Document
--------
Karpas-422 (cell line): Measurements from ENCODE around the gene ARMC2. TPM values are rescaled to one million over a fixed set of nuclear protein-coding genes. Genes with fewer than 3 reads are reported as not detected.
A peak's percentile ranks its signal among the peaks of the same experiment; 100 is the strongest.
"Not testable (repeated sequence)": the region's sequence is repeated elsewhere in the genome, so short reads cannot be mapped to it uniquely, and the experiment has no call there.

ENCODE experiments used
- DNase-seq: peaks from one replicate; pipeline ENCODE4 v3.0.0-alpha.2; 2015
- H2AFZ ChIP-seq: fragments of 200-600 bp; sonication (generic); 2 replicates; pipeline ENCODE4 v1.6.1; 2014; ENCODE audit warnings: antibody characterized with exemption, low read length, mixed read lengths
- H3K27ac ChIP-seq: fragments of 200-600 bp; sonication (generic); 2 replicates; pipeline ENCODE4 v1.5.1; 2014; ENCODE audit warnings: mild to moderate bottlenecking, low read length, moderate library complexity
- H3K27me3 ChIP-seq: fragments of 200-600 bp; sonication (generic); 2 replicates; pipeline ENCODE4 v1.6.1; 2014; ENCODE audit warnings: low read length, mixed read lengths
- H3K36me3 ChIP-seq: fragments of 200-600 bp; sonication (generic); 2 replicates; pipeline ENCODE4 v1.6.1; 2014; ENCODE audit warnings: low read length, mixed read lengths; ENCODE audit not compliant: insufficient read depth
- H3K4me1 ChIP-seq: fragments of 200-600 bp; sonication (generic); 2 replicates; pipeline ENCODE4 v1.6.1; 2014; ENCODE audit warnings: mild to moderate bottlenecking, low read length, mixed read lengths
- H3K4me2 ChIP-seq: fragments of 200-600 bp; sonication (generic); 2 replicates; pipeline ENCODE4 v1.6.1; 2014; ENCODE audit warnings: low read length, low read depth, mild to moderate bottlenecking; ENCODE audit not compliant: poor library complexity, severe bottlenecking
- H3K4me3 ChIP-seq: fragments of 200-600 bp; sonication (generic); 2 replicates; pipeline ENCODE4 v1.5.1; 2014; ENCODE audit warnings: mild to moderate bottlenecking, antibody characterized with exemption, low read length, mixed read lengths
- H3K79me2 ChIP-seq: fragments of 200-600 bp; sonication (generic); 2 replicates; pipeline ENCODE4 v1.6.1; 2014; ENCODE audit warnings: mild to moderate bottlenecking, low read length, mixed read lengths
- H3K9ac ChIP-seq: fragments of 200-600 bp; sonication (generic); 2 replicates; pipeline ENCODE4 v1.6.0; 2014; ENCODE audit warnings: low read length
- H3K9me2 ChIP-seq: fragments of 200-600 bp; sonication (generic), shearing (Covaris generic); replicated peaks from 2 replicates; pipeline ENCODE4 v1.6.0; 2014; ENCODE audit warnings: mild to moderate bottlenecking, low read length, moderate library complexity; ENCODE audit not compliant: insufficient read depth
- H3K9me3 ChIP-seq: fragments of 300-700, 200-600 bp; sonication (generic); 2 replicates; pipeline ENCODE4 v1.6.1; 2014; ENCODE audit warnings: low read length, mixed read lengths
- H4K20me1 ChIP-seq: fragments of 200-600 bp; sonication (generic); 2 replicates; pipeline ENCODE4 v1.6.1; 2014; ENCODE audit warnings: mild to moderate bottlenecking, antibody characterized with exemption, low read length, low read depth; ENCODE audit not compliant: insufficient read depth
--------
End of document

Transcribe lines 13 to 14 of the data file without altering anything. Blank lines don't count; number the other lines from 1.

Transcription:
- H3K79me2 ChIP-seq: fragments of 200-600 bp; sonication (generic); 2 replicates; pipeline ENCODE4 v1.6.1; 2014; ENCODE audit warnings: mild to moderate bottlenecking, low read length, mixed read lengths
- H3K9ac ChIP-seq: fragments of 200-600 bp; sonication (generic); 2 replicates; pipeline ENCODE4 v1.6.0; 2014; ENCODE audit warnings: low read length